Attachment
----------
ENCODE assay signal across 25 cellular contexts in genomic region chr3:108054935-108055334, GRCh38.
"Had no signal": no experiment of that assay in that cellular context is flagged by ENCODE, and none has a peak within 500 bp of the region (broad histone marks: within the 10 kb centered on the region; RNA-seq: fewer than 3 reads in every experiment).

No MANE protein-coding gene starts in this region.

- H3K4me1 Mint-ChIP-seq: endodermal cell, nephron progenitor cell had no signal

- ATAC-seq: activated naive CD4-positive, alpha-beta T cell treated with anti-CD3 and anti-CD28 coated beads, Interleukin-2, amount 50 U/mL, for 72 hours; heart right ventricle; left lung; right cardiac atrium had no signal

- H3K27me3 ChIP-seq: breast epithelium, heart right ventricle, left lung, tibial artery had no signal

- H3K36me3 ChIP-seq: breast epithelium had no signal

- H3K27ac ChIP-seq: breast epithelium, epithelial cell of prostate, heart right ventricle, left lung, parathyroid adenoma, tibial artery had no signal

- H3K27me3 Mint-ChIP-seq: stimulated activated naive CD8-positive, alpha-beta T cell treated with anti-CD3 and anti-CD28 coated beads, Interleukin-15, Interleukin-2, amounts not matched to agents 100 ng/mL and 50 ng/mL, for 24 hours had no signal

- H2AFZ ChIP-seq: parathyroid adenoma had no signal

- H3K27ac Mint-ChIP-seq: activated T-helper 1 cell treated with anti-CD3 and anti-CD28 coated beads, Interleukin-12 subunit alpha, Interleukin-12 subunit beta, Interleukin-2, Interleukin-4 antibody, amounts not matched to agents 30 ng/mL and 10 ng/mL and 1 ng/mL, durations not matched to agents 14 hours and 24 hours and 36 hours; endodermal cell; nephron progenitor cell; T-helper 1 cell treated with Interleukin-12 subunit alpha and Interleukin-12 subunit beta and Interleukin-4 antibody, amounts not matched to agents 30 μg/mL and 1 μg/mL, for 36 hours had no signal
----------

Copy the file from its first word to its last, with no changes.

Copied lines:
ENCODE assay signal across 25 cellular contexts in genomic region chr3:108054935-108055334, GRCh38.
"Had no signal": no experiment of that assay in that cellular context is flagged by ENCODE, and none has a peak within 500 bp of the region (broad histone marks: within the 10 kb centered on the region; RNA-seq: fewer than 3 reads in every experiment).

No MANE protein-coding gene starts in this region.

- H3K4me1 Mint-ChIP-seq: endodermal cell, nephron progenitor cell had no signal

- ATAC-seq: activated naive CD4-positive, alpha-beta T cell treated with anti-CD3 and anti-CD28 coated beads, Interleukin-2, amount 50 U/mL, for 72 hours; heart right ventricle; left lung; right cardiac atrium had no signal

- H3K27me3 ChIP-seq: breast epithelium, heart right ventricle, left lung, tibial artery had no signal

- H3K36me3 ChIP-seq: breast epithelium had no signal

- H3K27ac ChIP-seq: breast epithelium, epithelial cell of prostate, heart right ventricle, left lung, parathyroid adenoma, tibial artery had no signal

- H3K27me3 Mint-ChIP-seq: stimulated activated naive CD8-positive, alpha-beta T cell treated with anti-CD3 and anti-CD28 coated beads, Interleukin-15, Interleukin-2, amounts not matched to agents 100 ng/mL and 50 ng/mL, for 24 hours had no signal

- H2AFZ ChIP-seq: parathyroid adenoma had no signal

- H3K27ac Mint-ChIP-seq: activated T-helper 1 cell treated with anti-CD3 and anti-CD28 coated beads, Interleukin-12 subunit alpha, Interleukin-12 subunit beta, Interleukin-2, Interleukin-4 antibody, amounts not matched to agents 30 ng/mL and 10 ng/mL and 1 ng/mL, durations not matched to agents 14 hours and 24 hours and 36 hours; endodermal cell; nephron progenitor cell; T-helper 1 cell treated with Interleukin-12 subunit alpha and Interleukin-12 subunit beta and Interleukin-4 antibody, amounts not matched to agents 30 μg/mL and 1 μg/mL, for 36 hours had no signal